Archbishop O’Brien in The Catholic Review suggested at his Priest Council that a clearinghouse be set up for the TLM. Taking the bull by the horns, I have initiated a blog site called, “Traditional Latin Mass in Maryland” at which aims to do just that. The blog has no Archdiocesan approval, but is assisting those interested in the TLM.

    I would tell the original poster that there is going to be a TLM starting in Charles Town, WV near Easter. The priest who is doing this Mass is apparently from the F.S.S.P. I would say this letter or email regarding Archbishop O’Brien is quite hasty. The situation in the Western part of Maryland is tenuous as the result of a severe shortage of priests in our Archdiocese.

    Finally, I thank you, Father John, for all you have done to keep us informed. If duplication is the highest form of flattery, I have attempted to duplicate what you have done in our little corner of the world–to keep those most interested informed.

    Ad maiorem Dei gloriam+
    Deo volente

  8. RBrown says:

    I think it is necessary to point out that Archbishop Edwin O’Brien as the former Rector of a seminary himself, was asked to lead the review of seminaries which took place some time back.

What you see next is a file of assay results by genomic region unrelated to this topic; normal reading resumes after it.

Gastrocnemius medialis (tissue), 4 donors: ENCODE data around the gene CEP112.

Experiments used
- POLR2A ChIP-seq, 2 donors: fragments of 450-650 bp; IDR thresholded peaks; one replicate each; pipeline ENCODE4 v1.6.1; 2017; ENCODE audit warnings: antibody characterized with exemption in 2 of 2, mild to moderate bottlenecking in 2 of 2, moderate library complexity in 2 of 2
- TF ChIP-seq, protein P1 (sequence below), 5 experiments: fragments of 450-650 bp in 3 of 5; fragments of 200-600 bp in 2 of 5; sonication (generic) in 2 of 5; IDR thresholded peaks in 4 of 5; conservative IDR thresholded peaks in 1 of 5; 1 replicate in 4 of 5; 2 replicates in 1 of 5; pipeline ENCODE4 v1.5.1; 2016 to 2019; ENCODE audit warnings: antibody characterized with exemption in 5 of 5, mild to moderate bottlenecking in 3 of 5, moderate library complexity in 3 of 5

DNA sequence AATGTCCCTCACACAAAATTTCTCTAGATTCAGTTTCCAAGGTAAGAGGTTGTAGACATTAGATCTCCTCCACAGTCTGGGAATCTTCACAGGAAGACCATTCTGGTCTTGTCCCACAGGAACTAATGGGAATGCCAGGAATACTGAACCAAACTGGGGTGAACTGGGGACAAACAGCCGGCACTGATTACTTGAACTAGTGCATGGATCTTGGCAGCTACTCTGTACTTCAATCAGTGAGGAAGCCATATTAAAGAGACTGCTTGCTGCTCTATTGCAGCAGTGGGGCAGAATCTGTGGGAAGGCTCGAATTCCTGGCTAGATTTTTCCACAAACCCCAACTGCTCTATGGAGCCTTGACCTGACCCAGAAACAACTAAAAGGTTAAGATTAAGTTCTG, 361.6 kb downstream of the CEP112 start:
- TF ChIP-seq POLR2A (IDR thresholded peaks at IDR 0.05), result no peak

Former rector of TWO seminaries.

  9. Deo volente says:

    RBrown, thanks for your correction. I thought it was only one, but it makes my case all the stronger, I believe.

    Deo volente

  10. Wayne says:

    Dear Baltimore, why the “concern” about the SSPX ?. Chill, man.

  11. “Dear Baltimore, why the ‘concern’ about the SSPX?”

    Whatever one may say about the SSPX (and can we pul-EEEEEEZE make that another subject for another day???) it is safe to say that an SSPX priest would probably not possess a “celebret” to say Mass in Baltimore or any other diocese. If the chancery ever got wind of it (and they will), it would make things more difficult in the long run.

    Considering how quickly Rome has been discussing a clarification of the MP, it’s unlikely that a resolution would take years. But it won’t happen overnight either.

    And THAT is the reason to “chill.”

  12. JM says: